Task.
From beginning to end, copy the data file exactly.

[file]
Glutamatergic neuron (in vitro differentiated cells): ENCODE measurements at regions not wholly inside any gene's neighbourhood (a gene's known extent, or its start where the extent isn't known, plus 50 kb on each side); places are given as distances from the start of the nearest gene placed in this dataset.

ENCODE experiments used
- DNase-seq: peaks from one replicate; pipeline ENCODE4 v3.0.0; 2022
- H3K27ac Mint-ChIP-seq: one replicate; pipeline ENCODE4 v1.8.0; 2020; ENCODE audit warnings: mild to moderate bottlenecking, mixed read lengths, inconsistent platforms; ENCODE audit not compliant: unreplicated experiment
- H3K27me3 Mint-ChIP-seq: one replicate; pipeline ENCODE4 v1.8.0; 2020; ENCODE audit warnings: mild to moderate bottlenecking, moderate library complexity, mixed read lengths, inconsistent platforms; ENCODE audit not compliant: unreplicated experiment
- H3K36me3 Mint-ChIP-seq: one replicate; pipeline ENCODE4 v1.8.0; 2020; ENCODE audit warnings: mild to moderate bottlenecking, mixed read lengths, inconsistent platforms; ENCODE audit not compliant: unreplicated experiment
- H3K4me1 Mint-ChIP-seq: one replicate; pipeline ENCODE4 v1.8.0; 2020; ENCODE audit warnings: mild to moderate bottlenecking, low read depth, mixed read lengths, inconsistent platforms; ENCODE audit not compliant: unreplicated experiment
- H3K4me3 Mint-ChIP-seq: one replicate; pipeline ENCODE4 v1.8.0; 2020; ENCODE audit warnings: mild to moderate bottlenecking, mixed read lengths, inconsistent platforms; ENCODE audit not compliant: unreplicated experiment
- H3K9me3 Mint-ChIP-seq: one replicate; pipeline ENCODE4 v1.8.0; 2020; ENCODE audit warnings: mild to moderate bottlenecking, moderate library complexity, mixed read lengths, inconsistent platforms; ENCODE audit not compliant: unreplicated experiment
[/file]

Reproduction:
Glutamatergic neuron (in vitro differentiated cells): ENCODE measurements at regions not wholly inside any gene's neighbourhood (a gene's known extent, or its start where the extent isn't known, plus 50 kb on each side); places are given as distances from the start of the nearest gene placed in this dataset.

ENCODE experiments used
- DNase-seq: peaks from one replicate; pipeline ENCODE4 v3.0.0; 2022
- H3K27ac Mint-ChIP-seq: one replicate; pipeline ENCODE4 v1.8.0; 2020; ENCODE audit warnings: mild to moderate bottlenecking, mixed read lengths, inconsistent platforms; ENCODE audit not compliant: unreplicated experiment
- H3K27me3 Mint-ChIP-seq: one replicate; pipeline ENCODE4 v1.8.0; 2020; ENCODE audit warnings: mild to moderate bottlenecking, moderate library complexity, mixed read lengths, inconsistent platforms; ENCODE audit not compliant: unreplicated experiment
- H3K36me3 Mint-ChIP-seq: one replicate; pipeline ENCODE4 v1.8.0; 2020; ENCODE audit warnings: mild to moderate bottlenecking, mixed read lengths, inconsistent platforms; ENCODE audit not compliant: unreplicated experiment
- H3K4me1 Mint-ChIP-seq: one replicate; pipeline ENCODE4 v1.8.0; 2020; ENCODE audit warnings: mild to moderate bottlenecking, low read depth, mixed read lengths, inconsistent platforms; ENCODE audit not compliant: unreplicated experiment
- H3K4me3 Mint-ChIP-seq: one replicate; pipeline ENCODE4 v1.8.0; 2020; ENCODE audit warnings: mild to moderate bottlenecking, mixed read lengths, inconsistent platforms; ENCODE audit not compliant: unreplicated experiment
- H3K9me3 Mint-ChIP-seq: one replicate; pipeline ENCODE4 v1.8.0; 2020; ENCODE audit warnings: mild to moderate bottlenecking, moderate library complexity, mixed read lengths, inconsistent platforms; ENCODE audit not compliant: unreplicated experiment